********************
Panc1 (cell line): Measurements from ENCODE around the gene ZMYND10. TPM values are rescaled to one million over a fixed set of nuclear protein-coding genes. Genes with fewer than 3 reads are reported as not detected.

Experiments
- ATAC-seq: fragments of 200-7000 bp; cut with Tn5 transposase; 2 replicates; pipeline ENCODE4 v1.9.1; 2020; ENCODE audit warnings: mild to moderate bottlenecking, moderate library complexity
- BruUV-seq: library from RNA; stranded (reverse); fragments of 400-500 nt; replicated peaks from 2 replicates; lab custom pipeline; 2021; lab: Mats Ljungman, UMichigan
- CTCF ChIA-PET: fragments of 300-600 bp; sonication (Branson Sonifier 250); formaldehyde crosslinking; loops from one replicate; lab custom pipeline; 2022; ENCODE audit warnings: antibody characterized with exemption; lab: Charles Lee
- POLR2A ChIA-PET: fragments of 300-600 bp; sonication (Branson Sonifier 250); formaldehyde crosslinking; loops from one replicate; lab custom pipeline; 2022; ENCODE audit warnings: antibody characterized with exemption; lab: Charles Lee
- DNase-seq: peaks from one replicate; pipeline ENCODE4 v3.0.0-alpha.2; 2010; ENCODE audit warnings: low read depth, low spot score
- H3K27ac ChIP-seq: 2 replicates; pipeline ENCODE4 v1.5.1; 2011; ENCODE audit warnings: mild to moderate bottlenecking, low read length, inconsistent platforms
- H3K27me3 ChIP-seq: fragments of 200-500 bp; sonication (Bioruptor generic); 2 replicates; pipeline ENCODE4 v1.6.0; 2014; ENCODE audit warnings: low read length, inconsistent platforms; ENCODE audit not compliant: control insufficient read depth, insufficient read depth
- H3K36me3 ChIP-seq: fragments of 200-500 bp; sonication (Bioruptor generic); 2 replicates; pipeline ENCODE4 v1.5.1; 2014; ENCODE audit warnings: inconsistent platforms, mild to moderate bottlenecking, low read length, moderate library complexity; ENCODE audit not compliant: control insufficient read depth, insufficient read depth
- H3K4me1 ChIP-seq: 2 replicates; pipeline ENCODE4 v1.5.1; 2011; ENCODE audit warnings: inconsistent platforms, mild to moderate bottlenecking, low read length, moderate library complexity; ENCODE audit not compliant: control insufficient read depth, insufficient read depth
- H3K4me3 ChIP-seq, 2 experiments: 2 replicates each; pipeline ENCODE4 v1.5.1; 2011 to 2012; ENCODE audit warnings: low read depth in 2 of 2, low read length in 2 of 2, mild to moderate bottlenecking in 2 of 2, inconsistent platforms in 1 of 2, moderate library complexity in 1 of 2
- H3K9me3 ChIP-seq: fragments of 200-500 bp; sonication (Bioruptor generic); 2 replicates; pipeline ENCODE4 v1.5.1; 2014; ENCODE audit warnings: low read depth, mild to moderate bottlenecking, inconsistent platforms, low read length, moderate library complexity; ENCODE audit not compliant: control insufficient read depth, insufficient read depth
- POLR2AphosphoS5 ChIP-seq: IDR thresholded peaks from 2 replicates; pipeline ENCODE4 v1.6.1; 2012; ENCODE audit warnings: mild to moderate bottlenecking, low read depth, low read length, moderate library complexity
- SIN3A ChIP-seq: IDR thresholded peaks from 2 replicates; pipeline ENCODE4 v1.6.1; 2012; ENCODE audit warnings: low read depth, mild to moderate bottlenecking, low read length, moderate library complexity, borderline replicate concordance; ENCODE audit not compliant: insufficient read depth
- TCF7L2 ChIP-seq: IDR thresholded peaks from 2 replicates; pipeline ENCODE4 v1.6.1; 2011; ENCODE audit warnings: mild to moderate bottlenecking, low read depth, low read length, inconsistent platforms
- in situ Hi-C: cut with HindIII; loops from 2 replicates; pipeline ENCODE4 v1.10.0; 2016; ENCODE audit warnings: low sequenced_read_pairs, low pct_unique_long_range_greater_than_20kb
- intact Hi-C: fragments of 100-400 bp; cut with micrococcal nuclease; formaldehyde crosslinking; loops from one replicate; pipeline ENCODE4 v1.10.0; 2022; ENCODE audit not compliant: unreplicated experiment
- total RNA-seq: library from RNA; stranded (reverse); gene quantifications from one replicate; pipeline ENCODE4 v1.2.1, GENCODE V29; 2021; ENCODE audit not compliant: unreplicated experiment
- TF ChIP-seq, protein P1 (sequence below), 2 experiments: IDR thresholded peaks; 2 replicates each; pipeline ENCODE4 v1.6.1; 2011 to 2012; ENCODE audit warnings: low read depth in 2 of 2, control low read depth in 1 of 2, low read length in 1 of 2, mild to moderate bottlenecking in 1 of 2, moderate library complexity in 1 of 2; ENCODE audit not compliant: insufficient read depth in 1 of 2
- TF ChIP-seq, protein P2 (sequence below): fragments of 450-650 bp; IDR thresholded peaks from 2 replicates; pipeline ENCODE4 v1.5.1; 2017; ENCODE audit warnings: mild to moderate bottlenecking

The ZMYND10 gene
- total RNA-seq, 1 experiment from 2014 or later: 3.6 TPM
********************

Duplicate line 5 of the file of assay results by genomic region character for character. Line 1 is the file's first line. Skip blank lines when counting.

- CTCF ChIA-PET: fragments of 300-600 bp; sonication (Branson Sonifier 250); formaldehyde crosslinking; loops from one replicate; lab custom pipeline; 2022; ENCODE audit warnings: antibody characterized with exemption; lab: Charles Lee